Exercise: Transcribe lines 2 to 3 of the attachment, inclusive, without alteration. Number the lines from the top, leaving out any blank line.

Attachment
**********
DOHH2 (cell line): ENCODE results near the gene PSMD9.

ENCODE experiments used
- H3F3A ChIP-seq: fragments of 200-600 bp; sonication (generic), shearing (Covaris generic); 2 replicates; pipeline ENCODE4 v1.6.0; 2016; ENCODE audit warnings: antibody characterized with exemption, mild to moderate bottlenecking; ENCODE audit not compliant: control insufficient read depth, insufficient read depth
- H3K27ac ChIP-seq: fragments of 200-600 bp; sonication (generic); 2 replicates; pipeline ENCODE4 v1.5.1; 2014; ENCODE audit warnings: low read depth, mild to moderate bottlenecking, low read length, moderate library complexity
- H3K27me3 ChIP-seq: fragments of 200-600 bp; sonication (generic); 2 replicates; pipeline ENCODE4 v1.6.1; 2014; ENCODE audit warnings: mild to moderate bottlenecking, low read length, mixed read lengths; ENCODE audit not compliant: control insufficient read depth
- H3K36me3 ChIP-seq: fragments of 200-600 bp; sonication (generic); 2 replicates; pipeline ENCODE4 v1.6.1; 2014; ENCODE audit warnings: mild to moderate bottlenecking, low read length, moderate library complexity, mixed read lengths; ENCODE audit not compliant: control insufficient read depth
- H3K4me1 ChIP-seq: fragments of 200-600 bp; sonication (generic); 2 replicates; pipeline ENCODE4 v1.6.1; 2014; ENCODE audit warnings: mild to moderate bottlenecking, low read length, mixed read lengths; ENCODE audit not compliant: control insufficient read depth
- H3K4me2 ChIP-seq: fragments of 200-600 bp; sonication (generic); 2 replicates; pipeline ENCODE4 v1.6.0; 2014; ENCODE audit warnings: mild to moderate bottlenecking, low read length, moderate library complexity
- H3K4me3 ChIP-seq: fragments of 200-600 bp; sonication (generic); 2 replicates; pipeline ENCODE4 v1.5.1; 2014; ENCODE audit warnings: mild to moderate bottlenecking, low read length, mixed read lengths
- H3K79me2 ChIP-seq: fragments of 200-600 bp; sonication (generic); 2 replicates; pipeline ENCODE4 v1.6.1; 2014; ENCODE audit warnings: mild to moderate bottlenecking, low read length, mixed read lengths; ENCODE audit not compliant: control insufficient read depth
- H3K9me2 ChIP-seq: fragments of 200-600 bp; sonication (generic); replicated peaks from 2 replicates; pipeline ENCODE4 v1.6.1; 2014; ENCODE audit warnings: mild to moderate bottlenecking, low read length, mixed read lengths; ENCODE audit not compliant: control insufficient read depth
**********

ENCODE experiments used
- H3F3A ChIP-seq: fragments of 200-600 bp; sonication (generic), shearing (Covaris generic); 2 replicates; pipeline ENCODE4 v1.6.0; 2016; ENCODE audit warnings: antibody characterized with exemption, mild to moderate bottlenecking; ENCODE audit not compliant: control insufficient read depth, insufficient read depth